Does Temporary Geographical Proximity Predict Learning? Knowledge Dynamics in the Olympic Games

Forthcoming in Regional Studies

38 Pages Posted: 17 Jun 2012 Last revised: 17 Apr 2014

See all articles by Martin Müller

Martin Müller

University of Lausanne

Allison Stewart

University of Oxford; University of Oxford - Said Business School

Date Written: April 17, 2014

Abstract

Temporary geographical proximity in the form of face-to-face contact is commonly thought to enhance learning. In a sample of individuals (n= 294) involved in knowledge transfer in the Olympic Games, temporary geographical proximity emerges as a rather weak predictor of learning, although its explanatory value improves when coupled with organised proximity. This association disappears, however, when controlling for other predictors, suggesting that there is no unique effect of temporary geographical proximity on learning. Part of the effect of temporary geographical proximity is mediated through other variables, urging further research into the paths of mediation. Several practical implications for knowledge transfer in mega-events result.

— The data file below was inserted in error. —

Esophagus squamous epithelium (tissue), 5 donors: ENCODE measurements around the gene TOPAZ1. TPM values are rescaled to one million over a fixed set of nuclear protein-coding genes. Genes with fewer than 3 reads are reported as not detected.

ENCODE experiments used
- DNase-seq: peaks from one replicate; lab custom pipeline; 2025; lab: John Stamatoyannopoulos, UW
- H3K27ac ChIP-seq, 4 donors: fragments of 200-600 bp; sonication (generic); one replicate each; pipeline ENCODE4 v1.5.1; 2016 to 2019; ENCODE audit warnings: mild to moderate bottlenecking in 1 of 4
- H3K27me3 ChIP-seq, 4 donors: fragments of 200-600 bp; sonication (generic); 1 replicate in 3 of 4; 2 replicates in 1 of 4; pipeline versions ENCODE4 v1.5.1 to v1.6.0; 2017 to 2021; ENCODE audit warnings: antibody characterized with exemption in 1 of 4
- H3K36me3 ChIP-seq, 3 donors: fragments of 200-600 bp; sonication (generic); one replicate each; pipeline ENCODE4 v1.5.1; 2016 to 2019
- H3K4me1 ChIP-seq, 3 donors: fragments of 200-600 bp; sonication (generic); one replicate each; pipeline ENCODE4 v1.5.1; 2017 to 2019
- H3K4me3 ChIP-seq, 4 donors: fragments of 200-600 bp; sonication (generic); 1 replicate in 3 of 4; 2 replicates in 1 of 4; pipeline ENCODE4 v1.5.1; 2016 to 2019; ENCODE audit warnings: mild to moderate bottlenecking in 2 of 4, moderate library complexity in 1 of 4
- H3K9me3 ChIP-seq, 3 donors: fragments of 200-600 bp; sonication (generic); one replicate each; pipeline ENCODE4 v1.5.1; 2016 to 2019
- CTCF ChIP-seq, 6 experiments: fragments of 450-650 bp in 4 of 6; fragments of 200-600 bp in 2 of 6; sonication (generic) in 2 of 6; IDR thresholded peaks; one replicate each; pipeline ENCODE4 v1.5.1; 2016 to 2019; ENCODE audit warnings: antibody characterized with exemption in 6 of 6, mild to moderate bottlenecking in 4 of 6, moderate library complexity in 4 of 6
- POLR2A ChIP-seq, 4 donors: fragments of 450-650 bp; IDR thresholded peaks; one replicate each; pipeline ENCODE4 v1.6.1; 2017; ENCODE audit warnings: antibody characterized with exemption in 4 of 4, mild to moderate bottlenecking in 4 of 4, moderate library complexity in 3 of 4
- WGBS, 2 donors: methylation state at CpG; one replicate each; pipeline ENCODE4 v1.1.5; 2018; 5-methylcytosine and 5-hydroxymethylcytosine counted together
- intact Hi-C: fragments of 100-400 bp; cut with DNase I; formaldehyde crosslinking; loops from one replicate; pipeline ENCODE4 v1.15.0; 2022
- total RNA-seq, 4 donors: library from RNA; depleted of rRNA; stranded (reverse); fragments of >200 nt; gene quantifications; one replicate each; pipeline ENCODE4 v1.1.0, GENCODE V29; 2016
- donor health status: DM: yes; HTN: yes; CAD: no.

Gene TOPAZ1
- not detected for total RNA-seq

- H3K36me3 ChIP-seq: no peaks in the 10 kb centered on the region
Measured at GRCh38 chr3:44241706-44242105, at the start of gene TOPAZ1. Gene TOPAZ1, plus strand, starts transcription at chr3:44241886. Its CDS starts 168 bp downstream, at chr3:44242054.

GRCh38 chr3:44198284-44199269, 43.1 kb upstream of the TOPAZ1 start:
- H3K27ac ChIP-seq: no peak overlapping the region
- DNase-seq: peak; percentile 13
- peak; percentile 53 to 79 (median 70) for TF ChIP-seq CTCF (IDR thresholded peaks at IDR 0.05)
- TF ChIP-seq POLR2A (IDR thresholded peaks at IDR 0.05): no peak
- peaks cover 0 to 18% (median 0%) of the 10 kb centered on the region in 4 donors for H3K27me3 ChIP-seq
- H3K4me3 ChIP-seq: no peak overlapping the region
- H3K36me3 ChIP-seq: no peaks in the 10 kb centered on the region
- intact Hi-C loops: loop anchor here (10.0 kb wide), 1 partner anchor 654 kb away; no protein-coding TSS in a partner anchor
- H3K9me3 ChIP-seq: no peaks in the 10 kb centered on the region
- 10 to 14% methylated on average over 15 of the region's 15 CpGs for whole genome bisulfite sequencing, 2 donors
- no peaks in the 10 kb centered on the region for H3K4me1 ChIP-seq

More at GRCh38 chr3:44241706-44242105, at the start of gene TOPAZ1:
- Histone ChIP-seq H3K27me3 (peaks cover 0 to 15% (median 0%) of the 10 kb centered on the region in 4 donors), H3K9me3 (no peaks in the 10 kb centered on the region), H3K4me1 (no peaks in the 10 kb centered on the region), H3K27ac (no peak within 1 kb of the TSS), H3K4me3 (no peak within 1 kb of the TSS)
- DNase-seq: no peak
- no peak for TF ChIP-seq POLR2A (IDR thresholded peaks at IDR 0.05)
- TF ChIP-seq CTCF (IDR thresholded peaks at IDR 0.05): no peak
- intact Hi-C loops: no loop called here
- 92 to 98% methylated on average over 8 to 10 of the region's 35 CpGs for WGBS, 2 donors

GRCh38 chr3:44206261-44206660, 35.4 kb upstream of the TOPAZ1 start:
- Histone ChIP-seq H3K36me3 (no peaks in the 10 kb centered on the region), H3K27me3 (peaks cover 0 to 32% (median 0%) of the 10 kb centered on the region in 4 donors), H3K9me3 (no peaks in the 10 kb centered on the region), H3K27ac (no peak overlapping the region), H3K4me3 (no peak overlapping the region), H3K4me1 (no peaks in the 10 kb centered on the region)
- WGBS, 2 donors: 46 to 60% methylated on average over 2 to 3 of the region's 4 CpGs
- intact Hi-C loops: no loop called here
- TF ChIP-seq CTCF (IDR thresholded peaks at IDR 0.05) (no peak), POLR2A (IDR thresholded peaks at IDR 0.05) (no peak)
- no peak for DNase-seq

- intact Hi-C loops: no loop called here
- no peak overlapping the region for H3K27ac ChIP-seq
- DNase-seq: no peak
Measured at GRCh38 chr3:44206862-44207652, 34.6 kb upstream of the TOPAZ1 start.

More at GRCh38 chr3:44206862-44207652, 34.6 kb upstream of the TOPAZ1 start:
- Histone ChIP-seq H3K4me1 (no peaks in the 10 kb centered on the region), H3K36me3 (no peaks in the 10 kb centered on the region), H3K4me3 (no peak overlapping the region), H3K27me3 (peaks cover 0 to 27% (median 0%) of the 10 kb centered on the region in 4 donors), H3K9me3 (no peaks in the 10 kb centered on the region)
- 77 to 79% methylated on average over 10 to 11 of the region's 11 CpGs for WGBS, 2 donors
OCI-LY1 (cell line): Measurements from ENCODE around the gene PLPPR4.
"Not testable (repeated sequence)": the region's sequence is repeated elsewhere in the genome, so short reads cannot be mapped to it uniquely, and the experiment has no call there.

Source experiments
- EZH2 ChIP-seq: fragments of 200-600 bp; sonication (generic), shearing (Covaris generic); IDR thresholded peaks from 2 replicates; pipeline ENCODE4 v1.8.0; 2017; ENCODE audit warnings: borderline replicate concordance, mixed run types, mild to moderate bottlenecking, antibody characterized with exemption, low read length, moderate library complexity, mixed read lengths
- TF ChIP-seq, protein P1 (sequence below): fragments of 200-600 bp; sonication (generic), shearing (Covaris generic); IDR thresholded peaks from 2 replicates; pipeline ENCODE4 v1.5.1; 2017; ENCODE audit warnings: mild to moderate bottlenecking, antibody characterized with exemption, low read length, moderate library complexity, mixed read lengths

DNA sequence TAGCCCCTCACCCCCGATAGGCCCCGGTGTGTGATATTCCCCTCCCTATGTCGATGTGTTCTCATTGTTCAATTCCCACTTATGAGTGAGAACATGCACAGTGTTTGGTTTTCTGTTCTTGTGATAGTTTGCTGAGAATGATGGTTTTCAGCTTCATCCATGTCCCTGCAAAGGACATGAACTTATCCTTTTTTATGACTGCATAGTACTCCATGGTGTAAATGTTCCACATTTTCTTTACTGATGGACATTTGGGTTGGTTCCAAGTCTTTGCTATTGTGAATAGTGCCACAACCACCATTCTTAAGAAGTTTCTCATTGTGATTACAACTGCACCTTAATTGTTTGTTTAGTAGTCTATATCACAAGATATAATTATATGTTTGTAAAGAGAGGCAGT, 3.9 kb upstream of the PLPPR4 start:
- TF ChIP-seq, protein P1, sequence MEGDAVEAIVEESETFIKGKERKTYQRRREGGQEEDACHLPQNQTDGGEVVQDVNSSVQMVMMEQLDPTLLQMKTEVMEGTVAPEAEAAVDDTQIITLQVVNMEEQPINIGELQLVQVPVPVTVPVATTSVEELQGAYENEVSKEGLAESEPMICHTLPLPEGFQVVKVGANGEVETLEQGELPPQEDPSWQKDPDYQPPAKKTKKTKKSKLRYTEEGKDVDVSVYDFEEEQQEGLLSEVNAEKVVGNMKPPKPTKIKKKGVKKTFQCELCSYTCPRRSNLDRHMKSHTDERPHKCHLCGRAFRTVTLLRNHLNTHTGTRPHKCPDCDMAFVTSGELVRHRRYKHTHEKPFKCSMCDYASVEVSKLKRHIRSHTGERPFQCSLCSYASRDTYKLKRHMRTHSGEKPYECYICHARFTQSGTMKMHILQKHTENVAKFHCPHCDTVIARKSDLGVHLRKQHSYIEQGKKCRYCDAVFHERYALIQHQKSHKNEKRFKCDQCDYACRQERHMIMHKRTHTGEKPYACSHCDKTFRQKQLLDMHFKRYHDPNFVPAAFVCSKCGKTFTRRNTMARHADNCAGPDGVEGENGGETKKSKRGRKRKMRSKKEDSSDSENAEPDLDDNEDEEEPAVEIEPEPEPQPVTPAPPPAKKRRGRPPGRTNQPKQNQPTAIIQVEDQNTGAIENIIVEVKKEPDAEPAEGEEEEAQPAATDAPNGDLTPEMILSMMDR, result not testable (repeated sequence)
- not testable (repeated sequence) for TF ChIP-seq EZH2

Keywords: proximity, learning, knowledge transfer, mega-events, Olympic Games

JEL Classification: D83, L30, L83

Suggested Citation

Müller, Martin and Stewart, Allison, Does Temporary Geographical Proximity Predict Learning? Knowledge Dynamics in the Olympic Games (April 17, 2014). Forthcoming in Regional Studies, Available at SSRN: https://ssrn.com/abstract=2085308 or http://dx.doi.org/10.2139/ssrn.2085308

Martin Müller (Contact Author)

University of Lausanne ( email )

Quartier Chambronne
Lausanne, Vaud CH-1015
Switzerland

Allison Stewart

University of Oxford ( email )

Mansfield Road
Oxford, Oxfordshire OX1 4AU
United Kingdom

University of Oxford - Said Business School ( email )

Park End Street
Oxford, OX1 1HP
Great Britain

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